Dùn na Cille refers to an island located in Loch Dùn na Cille NF746189, where the name of the loch derives from that of the island. The OS Name Books (OS1/18/12/75) state that ‘This is the site of what is thought to have been a Danish fort, of which no traces remain. It is said to have stood on Eilean Buidhe in Loch Dun na Cill, & It means “Fort of the Grave yard”.’ It is unclear why they have interpreted the cill-element as ‘grave yard’. The island is located less than a kilometre from the settlement of Cille Pheadair and less than two kilometres from Cladh Pheadair. Raven and Shelley (2003, 137) describe the site as follows: ‘the site of a possible Early Christian and later Norse church (NF71NW 1). The island is artificial or at least highly modified […] There are two possible phases of buildings on the island […] The southern structure may be the remains of a church, although the turf gives the footings a more cellular appearance.’
It may be significant that there is a Sgeir na Cille NF732170 on the coast, 2.5km south-west of Dùn na Cille. This site is right next to a burial ground (at NF736173) which according to the OS Name Books (OS1/18/12/92) ‘is the supposed site of an ancient chapel’.
As with other place-names in Uist using a word for ‘church’ as the specific element (cf. Kirkidale) it is not entirely obvious what it refers to. It is conceivable that the name itself did not denote to a direct church-site, but rather a site which was associated with another church, most likely Cille Pheadair considering their direct proximity. On the other hand, if the assertion that the Kilmonie (?Kilmorrie) described by Pont (ca. 1583-1614) ‘is presumably to be identified with Dun na Cille’ (Parker Pearson et al. 2018) is correct, the site may indeed represent an early church-site and the archaeological evidence may support this. The chronology of such a church is difficult to ascertain but could potentially be pre-Norse and it has been suggested that it was ‘later replaced by Cille Pheadair’ (Papar Project). An early date for such a church would be consistent with the fact that by the sixteenth century the site appears to have been known only as ‘Dùn na Cille’ based on the map form provided by Pont. However, whether or not the site is likely to represent an early church, equating it with the Kilmonie (?Kilmorrie) described by Pont (ca. 1583-1614) is problematic since he states that ‘the church of Kilmorrie [?Kilmonie] is now called Kilpetil, that is the church of the muir, for so it lay of old neerest the muirs, but now the sea and the sands have approached it.’ Not only would this phrasing imply that it is Cille Pheadair he is referring to, but the topography described would be more consistent with that of Cille Pheadair than the site at Dùn na Cille. Thus, the chronology and exact relationship between Cille Pheadair, a potential church at Dùn na Cille, and a possible early dedication to St Mary must be left open to further discussion at this stage (See Cille Pheadair for further discussion on Pont’s text).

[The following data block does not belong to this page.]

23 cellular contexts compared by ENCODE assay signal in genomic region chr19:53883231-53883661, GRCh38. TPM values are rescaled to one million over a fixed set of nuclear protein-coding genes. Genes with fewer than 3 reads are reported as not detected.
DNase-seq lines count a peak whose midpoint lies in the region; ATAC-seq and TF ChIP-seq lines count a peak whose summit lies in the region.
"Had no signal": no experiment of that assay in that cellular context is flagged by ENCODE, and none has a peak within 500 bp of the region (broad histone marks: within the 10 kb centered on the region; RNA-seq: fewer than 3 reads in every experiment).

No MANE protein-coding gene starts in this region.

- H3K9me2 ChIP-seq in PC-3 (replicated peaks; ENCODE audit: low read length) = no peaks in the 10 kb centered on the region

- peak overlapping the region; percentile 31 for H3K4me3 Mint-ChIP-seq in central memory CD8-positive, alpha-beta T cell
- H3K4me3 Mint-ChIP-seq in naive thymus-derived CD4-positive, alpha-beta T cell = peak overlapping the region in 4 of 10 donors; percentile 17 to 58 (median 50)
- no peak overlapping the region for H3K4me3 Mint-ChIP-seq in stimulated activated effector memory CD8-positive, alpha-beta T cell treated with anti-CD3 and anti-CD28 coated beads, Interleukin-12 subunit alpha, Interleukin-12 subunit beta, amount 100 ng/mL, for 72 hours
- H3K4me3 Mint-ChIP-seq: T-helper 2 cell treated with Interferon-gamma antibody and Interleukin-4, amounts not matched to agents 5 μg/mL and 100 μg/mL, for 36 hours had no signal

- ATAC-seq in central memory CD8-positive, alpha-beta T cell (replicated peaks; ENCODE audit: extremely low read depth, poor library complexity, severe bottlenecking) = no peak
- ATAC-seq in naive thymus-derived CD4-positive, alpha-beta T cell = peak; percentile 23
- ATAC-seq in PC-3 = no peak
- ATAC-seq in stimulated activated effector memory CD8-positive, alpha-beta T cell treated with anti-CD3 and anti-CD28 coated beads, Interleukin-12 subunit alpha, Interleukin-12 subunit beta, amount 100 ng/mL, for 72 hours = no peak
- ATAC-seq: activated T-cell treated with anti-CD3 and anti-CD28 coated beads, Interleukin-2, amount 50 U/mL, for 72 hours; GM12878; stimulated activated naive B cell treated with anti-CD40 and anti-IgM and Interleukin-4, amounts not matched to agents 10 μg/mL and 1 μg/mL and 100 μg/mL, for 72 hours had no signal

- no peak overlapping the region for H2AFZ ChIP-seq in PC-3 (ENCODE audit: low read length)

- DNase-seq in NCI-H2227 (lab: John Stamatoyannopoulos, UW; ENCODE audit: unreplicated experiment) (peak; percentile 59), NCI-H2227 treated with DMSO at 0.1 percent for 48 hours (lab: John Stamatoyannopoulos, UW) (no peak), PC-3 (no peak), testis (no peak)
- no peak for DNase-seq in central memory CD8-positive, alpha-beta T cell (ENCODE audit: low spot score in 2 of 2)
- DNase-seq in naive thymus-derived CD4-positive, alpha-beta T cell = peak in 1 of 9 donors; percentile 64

OS Name Books (OS1/18/12/92) on the burial ground: ‘there is the supposed site of an ancient chapel. John Ferguson who is a mason to trade maintains that there is no doubt about a chapel being on the site marked on [?] as he destroyed what remained of the formations when building the tombs in this grave yard Mr McAngus who is a much older man contradicts the above man’s statement and points out a spot a short distance to the north as the site of a chapel and says that it is traditionally known as the chapel where McDonald of Boisdale seceded from the Roman Catholic faith’
Canmore ID 9788, 9796